My pal and Steelers beat writer Joe Rutter will be there to chronicle all of the week’s happenings. Follow Joe on the Twitter Machine at @TribJoeRutter.
It’s never too early to write about the draft, and I’ve actually already done so with this story on Peterman’s preparations.
Peterman’s draft stock looks even better now that he has been invited to appear along with six other quarterback prospects on Jon Gruden’s “QB Camp” series on ESPN. The popular segment features Gruden, a Super Bowl-winning coach and NFL and “Monday Night Football” analyst, sitting down with the prospects in the film room, one-on-one, and offering instruction and criticism, plus evaluating their on-field work. The segments are filmed at ESPN’s Wide World of Sports Complex in Orlando, Fla.
Quarterbacks invited with Peterman this year are Joshua Dobbs, who won the starting job at Tennessee, prompting Peterman to transfer to Pitt in 2015, Miami’s Brad Kaaya, Notre Dame’s DeShone Kizer, North Carolina’s Mitch Trubisky, Texas Tech’s Patrick Mahomes and Clemson’s Deshaun Watson.
I wonder if Gruden will ask Watson what he was thinking when he threw that goal-line interception to Pitt linebacker Saleem Brightwell last season.
Watson and Trubisky are projected by ESPN’s Mel Kiper and Todd McShay to be No. 1 draft picks.
Here are Gruden’s comments on each quarterback (submitted by ESPN):
On Dobbs: “Dobbs is a dual threat. He’s from a no-huddle offense. He can really create plays with his legs. He played some of his best football when the team was behind and when the game was on the line. He brought the Volunteers back to win from double-digit deficits more than any guy in the country. He’s a great kid, very intelligent, and I think he caught peoples’ attention at the Senior Bowl.”
On Kaaya: “Kaaya is interesting. The Hurricanes combine the I-formation with the college spread system, and he’s an accurate passer. He got hit a lot this year, but when he has protection, he can throw the football. He relies on timing and he’s going to be a pocket-passer for someone who really wants to accentuate that.”
On Kizer: “Kizer is an underclassman like a lot of these guys. He has perhaps the biggest arm in this draft. He can really throw the football. Notre Dame had a difficult season and I am a little bit surprised that Kizer is coming out, but he can do some damage with his arm and he has some athleticism.”
On Mahomes: “Another underclassman, Mahomes is the guy who has really popped off the film for me. He’s very athletic – a baseball player. They throw it every single play at Texas Tech. He can get rid of the ball from awkward positions with a lot on it. He’s a gunslinger.”
On Peterman: “Peterman is a transfer from Tennessee. Coach (Pat) Narduzzi at Pitt recruited Kirk Cousins to Michigan State and I heard he compares Peterman to Cousins. He’s a pocket-passer. They run a very creative offense at Pitt and this is the one guy who beat Clemson – and they did it on the road. He’s one of the most improved quarterbacks in the country this year.”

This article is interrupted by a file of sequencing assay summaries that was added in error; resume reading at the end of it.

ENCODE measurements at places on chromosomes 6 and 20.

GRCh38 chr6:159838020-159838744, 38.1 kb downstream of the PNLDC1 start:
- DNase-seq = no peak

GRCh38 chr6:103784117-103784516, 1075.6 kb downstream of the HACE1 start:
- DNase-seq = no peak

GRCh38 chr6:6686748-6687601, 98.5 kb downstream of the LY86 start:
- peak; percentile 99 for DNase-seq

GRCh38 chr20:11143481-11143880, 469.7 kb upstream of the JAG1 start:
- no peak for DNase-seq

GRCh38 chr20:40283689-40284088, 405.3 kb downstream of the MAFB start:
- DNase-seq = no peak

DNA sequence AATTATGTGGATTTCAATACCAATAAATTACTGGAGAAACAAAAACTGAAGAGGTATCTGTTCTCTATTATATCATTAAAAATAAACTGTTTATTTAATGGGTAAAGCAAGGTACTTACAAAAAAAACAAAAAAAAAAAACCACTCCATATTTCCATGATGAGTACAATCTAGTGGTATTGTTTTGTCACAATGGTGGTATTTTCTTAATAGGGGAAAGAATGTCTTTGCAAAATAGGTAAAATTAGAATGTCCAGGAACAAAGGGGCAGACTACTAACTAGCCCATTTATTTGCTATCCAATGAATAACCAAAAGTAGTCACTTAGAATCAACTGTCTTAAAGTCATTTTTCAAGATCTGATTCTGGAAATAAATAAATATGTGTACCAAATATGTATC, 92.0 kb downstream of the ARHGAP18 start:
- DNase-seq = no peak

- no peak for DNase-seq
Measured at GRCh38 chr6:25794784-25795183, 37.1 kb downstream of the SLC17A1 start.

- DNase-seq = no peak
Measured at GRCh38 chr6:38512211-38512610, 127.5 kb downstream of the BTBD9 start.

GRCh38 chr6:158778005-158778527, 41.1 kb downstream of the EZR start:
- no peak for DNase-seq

On Trubisky: “Trubisky is a lot more athletic than people think. He can run for first downs and touchdowns. If you look at him on tape, he displays some real courage. He’s stay in the pocket under intense fire and throws strikes. I just wish I had more film of him. He’s had just one year of work, but I am impressed with him.”
On Watson: “Watson has the best resume of anyone. He has an unbelievable amount of production and an impressive record – 32 wins in three years as a starter. He shredded some of the best teams in the country. He’s a dual threat with loads of intangibles. I am really looking forward to working with him to see how he spins it.”
On the overall 2017 QB Camp class: “There’s some unknowns this year, but this class starts with Deshaun Watson. His body of work is as impressive as any quarterback we’ve had come through QB Camp. I got the chance to see him live and I think he has a ton of ability. There are some underclassmen coming out who have questions that need to be answered. That’s why this process is exciting. But three or four years from now, I expect people will be saying this is a pretty good quarterback class.”
Gruden camp graduates include Russell Wilson, Andrew Luck, Cam Newton, Derek Carr and Dak Prescott.
New episodes of “QB Camp” begin April 11.
Here is some Pitt/draft trivia:
— Only two Pitt quarterbacks since Dan Marino in 1983 have been drafted (Tom Savage, 2014, and Alex Van Pelt, 1993). Van Pelt is the only NFL quarterback Pitt recruited out of high school. Savage was a transfer.
— If all six Pitt players are drafted this year, it will be the most since 2004 (Larry Fitzgerald, Shawntae Spencer, Kris Wilson, Claude Harriott, Andy Lee and Brandon Miree).
— The record is 12 in 1981. The draft was 12 rounds that year, but only quarterback Rick Trocano (11th round, Steelers) was selected after the fifth round, led by No. 1s Hugh Green, Randy McMillan and Mark May.

When Pitt coach Pat Narduzzi opens spring drills March 16, he’ll have two familiar faces working with him after naming James Patton and Tim Cooper offensive and defensive quality control assistants on Thursday.
Coaches love working with old pals, but Patton and Cooper also have extensive experience in college football.
Patton has been tight ends/fullback coach at Indiana the past three seasons. He was with Narduzzi at Rhode Island from 1995-1997.
Cooper has spent the past seven seasons as defensive coordinator/linebackers at Butler University. He was with Narduzzi on coaching staffs at Rhode Island and Miami (Ohio).
Narduzzi had those two openings after Wesley Beschorner left for Rice to be quarterbacks coach and former Pitt safety Eric Thatcher went to Florida International to be defensive backs coach. Thatcher, who was hired by FIU in December, was a graduate assistant at Pitt in 2010 and has been with Narduzzi the past two seasons.